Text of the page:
Your trip from Washington begins from Union Station, right in the heart of the District of Columbia. Image courtesy of Shutterstock.
Your trip from Washington begins from Union Station, right in the heart of the District of Columbia. (Image courtesy of Shutterstock)

Washington to New York Another heavily traveled route in the Northeast is between Washington and New York City. With numerous airports and airlines with hubs in one (or both) cities, there are a multitude of options. Here’s what I found:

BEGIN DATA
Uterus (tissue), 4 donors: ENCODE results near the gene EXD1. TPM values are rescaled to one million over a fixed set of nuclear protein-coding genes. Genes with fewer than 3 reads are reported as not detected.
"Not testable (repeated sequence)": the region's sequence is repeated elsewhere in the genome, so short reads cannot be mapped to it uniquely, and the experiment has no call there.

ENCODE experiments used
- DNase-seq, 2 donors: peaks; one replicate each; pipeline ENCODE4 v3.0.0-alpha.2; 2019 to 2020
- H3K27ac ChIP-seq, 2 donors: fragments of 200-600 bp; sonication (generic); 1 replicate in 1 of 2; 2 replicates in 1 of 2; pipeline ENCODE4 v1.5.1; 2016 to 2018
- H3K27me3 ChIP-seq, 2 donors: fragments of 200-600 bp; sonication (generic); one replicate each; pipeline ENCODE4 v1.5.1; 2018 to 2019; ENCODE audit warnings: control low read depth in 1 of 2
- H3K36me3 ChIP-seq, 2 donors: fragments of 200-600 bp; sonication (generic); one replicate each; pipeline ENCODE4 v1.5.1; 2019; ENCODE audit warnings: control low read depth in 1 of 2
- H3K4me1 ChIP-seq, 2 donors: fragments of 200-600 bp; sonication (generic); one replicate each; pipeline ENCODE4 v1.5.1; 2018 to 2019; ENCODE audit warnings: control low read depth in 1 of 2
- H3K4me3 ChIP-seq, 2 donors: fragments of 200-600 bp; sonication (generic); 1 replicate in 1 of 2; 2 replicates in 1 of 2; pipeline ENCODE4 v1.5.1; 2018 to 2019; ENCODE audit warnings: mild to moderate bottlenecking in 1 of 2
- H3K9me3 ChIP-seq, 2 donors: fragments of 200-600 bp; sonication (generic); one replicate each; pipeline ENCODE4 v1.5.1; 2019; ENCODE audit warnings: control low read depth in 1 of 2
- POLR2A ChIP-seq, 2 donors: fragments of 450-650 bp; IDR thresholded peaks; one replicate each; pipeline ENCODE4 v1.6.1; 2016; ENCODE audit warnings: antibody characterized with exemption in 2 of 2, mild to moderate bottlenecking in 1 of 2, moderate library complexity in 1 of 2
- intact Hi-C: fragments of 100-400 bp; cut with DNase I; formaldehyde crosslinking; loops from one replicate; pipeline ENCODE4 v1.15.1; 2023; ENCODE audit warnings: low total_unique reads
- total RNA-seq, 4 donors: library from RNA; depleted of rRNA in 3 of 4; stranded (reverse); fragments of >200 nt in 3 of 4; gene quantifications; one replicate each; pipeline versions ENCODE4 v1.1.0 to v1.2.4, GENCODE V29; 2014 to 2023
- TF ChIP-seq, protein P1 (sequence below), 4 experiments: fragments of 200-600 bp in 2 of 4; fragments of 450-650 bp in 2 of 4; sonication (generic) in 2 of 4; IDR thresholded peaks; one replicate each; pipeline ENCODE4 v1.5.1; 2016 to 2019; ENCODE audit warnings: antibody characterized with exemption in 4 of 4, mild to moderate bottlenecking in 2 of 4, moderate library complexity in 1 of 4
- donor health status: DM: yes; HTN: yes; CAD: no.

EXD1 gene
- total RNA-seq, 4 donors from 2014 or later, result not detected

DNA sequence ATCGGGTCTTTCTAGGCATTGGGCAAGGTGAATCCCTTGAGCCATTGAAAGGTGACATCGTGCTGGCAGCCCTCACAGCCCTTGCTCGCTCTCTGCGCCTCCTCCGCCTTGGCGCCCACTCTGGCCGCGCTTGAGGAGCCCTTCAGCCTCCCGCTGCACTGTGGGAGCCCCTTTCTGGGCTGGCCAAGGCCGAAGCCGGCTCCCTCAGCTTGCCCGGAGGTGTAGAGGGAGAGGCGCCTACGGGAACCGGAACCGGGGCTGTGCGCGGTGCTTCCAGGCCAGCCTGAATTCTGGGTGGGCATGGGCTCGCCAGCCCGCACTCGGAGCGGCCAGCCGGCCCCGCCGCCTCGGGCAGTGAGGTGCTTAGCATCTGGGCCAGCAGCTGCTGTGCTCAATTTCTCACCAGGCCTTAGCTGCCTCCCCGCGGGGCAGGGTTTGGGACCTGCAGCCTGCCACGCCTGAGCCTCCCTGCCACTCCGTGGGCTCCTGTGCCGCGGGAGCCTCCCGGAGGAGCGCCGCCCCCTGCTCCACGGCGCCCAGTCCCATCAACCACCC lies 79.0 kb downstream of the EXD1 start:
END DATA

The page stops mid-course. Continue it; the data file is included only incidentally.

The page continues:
Train

Flight

Average Cost

$150.33

$217.75

Points Miles for One-Way Coach Award

4,000 points

12,500 miles

Average Duration

3 hours 8 minutes

1 hour 22 minutes

Extra time for check-in/security/boarding

30 minutes

1 hour

Extra Travel Time

20 minutes

1 hour 30 minutes (30 minutes for DC as an average between DCA and IAD, 1 hour for NYC)

TOTAL TRAVEL TIME

3 hours 38 minutes

3 hours 52 minutes

On-Time Performance

73.55%

68.3%

Average Points/Miles Earned

351 points

500 miles

Number of one-way trips for a free ticket

11.4

25